Chichen Itza was a major regional center in the northern Maya lowlands from the Late Classic through the Terminal Classic and into the early portion of the Early Postclassic period. The site exhibits a multitude of architectural styles, from what is called “Mexicanized” and reminiscent of styles seen in central Mexico to the Puuc style found among the Puuc Maya of the northern lowlands. The presence of central Mexican styles was once thought to have been representative of direct migration or even conquest from central Mexico, but most contemporary interpretations view the presence of these non-Maya styles more as the result of cultural diffusion. Though the Mayan culture suffered from its blood-thirsty reputation which gave the Spanish a sense of moral superiority, Chichen Itza is evidence of the very substantial accomplishments of Mayan Civilization in terms of art, architecture, mathematics, literature, and astronomy. This, too, was a culture that respected the Earth, which was regarded by the Mayans as something to be honored and not exploited.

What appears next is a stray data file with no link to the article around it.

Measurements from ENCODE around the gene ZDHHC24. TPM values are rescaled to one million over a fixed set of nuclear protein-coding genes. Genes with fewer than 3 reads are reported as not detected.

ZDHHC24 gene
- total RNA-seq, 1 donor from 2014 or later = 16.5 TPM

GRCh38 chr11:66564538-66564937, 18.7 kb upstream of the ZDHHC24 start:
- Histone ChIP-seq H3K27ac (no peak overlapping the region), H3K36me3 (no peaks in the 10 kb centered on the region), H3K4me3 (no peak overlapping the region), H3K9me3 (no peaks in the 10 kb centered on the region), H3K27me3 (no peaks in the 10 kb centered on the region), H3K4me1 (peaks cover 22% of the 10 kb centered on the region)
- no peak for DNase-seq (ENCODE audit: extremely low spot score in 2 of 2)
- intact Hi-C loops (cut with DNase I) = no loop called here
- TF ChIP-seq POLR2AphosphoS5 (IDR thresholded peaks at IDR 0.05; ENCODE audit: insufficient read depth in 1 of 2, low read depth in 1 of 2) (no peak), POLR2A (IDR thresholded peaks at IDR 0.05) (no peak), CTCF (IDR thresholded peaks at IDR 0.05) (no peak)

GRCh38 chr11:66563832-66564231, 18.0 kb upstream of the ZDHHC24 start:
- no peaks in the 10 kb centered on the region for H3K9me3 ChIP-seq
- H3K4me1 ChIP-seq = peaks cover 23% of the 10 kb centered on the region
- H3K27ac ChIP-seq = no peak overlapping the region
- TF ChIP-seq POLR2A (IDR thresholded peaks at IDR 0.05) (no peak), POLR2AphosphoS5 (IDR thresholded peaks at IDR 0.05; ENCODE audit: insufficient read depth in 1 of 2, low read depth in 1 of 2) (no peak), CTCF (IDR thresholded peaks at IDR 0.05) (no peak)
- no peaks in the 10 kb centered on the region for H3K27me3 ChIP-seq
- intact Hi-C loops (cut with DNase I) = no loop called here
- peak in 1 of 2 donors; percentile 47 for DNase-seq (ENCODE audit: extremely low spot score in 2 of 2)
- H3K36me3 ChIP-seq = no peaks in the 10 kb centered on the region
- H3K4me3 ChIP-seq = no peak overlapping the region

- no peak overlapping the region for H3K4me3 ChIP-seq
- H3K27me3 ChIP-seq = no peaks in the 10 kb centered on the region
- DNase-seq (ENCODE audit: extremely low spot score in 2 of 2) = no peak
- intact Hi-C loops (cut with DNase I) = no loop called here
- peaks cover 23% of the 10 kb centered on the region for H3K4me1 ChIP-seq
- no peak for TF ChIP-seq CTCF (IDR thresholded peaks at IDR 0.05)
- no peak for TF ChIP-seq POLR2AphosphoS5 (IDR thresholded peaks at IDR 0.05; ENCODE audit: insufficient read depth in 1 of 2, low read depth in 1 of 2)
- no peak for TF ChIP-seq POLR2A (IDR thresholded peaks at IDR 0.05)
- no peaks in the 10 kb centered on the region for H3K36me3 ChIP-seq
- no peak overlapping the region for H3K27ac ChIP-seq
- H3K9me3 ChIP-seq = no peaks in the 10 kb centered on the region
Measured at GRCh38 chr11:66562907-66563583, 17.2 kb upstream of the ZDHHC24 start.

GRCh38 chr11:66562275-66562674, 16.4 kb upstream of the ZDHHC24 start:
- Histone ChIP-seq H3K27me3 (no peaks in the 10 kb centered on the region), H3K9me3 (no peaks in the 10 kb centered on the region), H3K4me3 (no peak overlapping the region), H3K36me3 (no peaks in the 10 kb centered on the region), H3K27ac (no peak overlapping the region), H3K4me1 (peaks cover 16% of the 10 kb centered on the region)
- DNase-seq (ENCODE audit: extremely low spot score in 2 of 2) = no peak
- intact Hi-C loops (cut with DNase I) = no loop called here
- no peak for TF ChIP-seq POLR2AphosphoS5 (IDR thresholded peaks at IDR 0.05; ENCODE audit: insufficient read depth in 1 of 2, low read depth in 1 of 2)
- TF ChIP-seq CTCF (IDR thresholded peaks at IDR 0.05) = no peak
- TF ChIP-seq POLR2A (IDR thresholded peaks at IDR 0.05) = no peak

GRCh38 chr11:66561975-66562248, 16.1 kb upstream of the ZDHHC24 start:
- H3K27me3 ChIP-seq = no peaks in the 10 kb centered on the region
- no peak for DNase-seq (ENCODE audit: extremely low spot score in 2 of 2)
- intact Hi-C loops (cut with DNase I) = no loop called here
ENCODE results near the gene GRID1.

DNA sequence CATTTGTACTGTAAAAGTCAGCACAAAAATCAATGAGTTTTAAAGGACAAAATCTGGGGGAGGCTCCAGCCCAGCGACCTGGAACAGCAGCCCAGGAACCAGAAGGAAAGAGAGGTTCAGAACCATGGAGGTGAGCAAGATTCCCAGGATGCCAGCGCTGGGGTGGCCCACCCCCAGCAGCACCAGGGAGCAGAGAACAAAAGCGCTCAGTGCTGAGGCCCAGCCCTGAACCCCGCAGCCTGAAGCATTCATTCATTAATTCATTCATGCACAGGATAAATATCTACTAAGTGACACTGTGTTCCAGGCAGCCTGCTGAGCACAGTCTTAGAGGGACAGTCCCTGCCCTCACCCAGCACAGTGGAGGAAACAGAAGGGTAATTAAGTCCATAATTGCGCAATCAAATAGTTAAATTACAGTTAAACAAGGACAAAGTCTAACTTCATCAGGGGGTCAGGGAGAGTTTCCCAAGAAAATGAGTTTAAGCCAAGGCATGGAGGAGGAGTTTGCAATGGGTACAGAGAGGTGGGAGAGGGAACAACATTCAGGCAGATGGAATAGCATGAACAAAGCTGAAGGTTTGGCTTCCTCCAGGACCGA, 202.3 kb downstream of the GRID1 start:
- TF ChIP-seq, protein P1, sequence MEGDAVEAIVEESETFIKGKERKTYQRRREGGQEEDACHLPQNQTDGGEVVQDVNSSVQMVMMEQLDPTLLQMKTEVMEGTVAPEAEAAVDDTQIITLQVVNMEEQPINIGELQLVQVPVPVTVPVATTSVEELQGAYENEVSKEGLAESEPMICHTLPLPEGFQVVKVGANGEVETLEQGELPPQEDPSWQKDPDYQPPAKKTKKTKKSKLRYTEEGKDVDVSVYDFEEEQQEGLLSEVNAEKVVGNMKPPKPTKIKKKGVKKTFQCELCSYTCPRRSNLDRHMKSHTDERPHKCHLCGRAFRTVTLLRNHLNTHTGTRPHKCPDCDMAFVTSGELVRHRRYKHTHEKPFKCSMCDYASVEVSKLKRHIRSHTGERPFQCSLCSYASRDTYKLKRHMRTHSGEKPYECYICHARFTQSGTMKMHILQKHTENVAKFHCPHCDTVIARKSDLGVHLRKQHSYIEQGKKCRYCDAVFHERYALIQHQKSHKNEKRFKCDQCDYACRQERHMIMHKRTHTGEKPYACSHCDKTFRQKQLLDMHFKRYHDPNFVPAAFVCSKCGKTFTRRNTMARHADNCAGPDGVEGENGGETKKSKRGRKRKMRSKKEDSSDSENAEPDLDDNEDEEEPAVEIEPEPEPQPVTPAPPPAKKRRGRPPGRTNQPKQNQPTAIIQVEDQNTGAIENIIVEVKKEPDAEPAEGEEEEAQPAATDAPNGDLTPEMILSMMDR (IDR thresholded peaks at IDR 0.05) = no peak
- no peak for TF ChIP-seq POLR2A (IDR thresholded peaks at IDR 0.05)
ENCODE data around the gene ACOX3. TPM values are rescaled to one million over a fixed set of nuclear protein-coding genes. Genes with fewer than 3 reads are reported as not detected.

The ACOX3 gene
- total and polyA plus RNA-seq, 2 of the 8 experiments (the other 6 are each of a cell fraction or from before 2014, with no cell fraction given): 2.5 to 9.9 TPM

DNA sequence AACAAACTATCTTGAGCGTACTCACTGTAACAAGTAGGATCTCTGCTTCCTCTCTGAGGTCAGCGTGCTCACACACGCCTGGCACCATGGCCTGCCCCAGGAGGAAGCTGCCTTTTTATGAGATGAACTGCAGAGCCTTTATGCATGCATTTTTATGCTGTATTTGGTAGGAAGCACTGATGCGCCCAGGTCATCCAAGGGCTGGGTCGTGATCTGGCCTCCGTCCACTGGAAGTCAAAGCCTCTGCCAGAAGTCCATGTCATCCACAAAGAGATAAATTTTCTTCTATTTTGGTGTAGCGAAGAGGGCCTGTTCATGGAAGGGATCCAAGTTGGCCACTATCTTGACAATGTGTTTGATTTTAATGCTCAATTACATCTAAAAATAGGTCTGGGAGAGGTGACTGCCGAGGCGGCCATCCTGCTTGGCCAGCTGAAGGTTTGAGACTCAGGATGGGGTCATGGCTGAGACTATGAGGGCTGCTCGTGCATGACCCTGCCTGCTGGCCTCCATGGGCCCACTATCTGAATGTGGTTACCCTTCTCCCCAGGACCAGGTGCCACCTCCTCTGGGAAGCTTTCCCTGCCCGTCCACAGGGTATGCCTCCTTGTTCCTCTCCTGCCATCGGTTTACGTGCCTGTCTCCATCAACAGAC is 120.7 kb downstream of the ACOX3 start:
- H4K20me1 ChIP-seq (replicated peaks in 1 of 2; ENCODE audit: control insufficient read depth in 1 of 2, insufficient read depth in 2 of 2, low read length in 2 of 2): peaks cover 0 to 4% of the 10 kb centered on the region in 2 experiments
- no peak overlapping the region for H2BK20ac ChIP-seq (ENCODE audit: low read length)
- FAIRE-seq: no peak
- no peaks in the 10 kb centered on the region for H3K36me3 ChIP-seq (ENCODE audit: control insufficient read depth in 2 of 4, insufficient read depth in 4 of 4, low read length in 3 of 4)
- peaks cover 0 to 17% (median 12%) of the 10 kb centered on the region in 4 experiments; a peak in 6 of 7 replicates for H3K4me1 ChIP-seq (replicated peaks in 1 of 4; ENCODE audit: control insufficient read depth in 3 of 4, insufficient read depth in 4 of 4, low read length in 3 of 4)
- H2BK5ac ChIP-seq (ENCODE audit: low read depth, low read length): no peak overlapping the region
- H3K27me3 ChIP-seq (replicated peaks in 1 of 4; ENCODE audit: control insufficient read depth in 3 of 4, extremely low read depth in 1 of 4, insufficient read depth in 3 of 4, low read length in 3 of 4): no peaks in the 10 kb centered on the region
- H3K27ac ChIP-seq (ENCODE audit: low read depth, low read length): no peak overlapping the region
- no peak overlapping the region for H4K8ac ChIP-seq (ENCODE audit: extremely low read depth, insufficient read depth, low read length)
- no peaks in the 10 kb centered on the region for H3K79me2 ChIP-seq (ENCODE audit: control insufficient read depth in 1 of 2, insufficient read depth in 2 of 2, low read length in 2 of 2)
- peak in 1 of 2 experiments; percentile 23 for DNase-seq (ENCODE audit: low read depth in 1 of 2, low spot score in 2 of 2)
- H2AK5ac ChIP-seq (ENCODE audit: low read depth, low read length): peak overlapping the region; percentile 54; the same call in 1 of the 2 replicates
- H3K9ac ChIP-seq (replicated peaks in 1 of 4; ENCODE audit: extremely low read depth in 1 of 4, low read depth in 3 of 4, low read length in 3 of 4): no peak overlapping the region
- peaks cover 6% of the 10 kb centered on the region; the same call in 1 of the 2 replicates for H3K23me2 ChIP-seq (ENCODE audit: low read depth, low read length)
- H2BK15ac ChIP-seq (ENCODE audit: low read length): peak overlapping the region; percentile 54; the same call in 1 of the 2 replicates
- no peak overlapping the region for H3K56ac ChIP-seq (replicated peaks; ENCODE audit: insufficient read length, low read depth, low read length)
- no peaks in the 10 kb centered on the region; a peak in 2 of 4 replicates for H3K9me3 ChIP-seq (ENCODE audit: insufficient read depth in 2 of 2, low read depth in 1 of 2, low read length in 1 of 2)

Unfortunately, unprepared to recognize much of value in what they encountered in the New World, European conquerors did little or nothing to preserve what they found. If it could not be melted for gold, or attract a price as treasure and shipped back to Europe, then it was regarded as useless. The Spanish may not have been responsible for the decline of Chichen Itza but their record generally was one of indifference to Mayan cultural achievements, as it was towards those of the Incas and the Aztecs.